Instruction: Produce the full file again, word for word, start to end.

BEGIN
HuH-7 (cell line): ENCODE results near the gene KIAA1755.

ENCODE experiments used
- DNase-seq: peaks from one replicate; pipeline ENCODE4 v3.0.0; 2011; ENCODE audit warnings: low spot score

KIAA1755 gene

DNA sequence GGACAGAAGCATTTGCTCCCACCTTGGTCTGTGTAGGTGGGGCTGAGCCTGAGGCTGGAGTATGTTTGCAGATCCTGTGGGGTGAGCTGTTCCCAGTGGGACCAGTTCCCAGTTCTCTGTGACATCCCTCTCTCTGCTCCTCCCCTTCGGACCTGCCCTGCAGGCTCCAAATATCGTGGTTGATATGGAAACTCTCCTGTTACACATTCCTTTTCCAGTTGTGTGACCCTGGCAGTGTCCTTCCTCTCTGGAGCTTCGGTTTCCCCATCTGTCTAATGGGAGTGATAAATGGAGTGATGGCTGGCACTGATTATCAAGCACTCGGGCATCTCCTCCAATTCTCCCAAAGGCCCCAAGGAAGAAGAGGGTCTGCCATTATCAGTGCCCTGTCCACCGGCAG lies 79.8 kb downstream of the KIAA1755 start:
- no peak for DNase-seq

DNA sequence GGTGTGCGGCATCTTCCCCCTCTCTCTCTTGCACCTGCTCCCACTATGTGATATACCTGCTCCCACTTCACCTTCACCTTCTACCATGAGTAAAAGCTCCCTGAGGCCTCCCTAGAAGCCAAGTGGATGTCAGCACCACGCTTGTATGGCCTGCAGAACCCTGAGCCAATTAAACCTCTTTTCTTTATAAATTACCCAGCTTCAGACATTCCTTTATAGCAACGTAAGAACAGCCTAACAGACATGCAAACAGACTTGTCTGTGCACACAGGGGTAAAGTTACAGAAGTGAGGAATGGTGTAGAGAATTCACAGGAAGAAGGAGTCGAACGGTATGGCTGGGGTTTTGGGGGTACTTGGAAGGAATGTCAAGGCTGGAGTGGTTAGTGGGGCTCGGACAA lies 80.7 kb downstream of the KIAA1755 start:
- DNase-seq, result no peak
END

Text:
HuH-7 (cell line): ENCODE results near the gene KIAA1755.

ENCODE experiments used
- DNase-seq: peaks from one replicate; pipeline ENCODE4 v3.0.0; 2011; ENCODE audit warnings: low spot score

KIAA1755 gene

DNA sequence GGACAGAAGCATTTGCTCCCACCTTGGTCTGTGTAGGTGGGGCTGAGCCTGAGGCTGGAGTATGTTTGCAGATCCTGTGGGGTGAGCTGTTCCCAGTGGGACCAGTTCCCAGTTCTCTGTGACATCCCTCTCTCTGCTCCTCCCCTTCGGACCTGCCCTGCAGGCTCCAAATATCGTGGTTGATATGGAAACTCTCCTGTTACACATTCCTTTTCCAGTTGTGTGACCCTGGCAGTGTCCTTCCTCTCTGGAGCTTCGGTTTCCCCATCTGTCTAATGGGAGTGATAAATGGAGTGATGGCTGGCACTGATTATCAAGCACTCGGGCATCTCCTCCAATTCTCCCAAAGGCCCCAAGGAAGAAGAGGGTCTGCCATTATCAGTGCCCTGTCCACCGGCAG lies 79.8 kb downstream of the KIAA1755 start:
- no peak for DNase-seq

DNA sequence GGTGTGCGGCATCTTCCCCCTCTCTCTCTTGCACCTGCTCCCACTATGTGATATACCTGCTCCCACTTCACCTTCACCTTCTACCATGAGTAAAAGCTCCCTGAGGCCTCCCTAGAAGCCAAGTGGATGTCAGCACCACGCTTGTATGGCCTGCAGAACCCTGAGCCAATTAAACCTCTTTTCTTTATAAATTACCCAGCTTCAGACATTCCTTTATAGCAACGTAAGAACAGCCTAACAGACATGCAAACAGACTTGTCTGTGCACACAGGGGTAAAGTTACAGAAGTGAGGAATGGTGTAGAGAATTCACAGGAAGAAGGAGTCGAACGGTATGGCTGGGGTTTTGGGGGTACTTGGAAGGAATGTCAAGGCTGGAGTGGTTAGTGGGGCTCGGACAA lies 80.7 kb downstream of the KIAA1755 start:
- DNase-seq, result no peak